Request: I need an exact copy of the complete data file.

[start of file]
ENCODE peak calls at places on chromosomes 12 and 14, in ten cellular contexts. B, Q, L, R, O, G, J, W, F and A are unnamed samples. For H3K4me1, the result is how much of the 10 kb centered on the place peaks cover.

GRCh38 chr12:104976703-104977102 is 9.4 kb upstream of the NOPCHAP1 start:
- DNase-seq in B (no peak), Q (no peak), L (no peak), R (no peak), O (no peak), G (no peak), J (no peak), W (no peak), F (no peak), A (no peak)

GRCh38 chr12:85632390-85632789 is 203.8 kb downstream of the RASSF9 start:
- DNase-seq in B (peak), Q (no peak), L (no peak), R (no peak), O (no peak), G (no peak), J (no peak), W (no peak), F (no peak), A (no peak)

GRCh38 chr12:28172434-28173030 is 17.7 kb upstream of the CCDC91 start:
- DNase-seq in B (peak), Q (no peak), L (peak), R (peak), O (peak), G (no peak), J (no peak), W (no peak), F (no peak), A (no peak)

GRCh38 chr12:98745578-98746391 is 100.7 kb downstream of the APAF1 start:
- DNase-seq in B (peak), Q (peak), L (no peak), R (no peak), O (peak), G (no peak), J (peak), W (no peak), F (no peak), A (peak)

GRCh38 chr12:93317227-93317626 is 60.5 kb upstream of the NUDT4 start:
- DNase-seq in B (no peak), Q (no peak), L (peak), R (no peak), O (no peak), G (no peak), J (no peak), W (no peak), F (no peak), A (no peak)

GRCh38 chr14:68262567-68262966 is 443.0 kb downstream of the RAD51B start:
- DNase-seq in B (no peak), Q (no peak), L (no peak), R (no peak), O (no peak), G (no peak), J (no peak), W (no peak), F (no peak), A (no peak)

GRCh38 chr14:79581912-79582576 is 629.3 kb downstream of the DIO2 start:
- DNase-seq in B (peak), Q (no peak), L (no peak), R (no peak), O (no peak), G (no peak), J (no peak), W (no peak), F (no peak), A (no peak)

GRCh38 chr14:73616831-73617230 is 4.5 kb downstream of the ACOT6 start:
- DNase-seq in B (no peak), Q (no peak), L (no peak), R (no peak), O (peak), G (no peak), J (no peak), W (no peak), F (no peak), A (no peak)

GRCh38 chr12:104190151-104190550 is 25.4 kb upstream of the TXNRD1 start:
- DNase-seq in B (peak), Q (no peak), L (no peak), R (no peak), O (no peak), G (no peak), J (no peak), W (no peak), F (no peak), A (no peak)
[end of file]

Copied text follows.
ENCODE peak calls at places on chromosomes 12 and 14, in ten cellular contexts. B, Q, L, R, O, G, J, W, F and A are unnamed samples. For H3K4me1, the result is how much of the 10 kb centered on the place peaks cover.

GRCh38 chr12:104976703-104977102 is 9.4 kb upstream of the NOPCHAP1 start:
- DNase-seq in B (no peak), Q (no peak), L (no peak), R (no peak), O (no peak), G (no peak), J (no peak), W (no peak), F (no peak), A (no peak)

GRCh38 chr12:85632390-85632789 is 203.8 kb downstream of the RASSF9 start:
- DNase-seq in B (peak), Q (no peak), L (no peak), R (no peak), O (no peak), G (no peak), J (no peak), W (no peak), F (no peak), A (no peak)

GRCh38 chr12:28172434-28173030 is 17.7 kb upstream of the CCDC91 start:
- DNase-seq in B (peak), Q (no peak), L (peak), R (peak), O (peak), G (no peak), J (no peak), W (no peak), F (no peak), A (no peak)

GRCh38 chr12:98745578-98746391 is 100.7 kb downstream of the APAF1 start:
- DNase-seq in B (peak), Q (peak), L (no peak), R (no peak), O (peak), G (no peak), J (peak), W (no peak), F (no peak), A (peak)

GRCh38 chr12:93317227-93317626 is 60.5 kb upstream of the NUDT4 start:
- DNase-seq in B (no peak), Q (no peak), L (peak), R (no peak), O (no peak), G (no peak), J (no peak), W (no peak), F (no peak), A (no peak)

GRCh38 chr14:68262567-68262966 is 443.0 kb downstream of the RAD51B start:
- DNase-seq in B (no peak), Q (no peak), L (no peak), R (no peak), O (no peak), G (no peak), J (no peak), W (no peak), F (no peak), A (no peak)

GRCh38 chr14:79581912-79582576 is 629.3 kb downstream of the DIO2 start:
- DNase-seq in B (peak), Q (no peak), L (no peak), R (no peak), O (no peak), G (no peak), J (no peak), W (no peak), F (no peak), A (no peak)

GRCh38 chr14:73616831-73617230 is 4.5 kb downstream of the ACOT6 start:
- DNase-seq in B (no peak), Q (no peak), L (no peak), R (no peak), O (peak), G (no peak), J (no peak), W (no peak), F (no peak), A (no peak)

GRCh38 chr12:104190151-104190550 is 25.4 kb upstream of the TXNRD1 start:
- DNase-seq in B (peak), Q (no peak), L (no peak), R (no peak), O (no peak), G (no peak), J (no peak), W (no peak), F (no peak), A (no peak)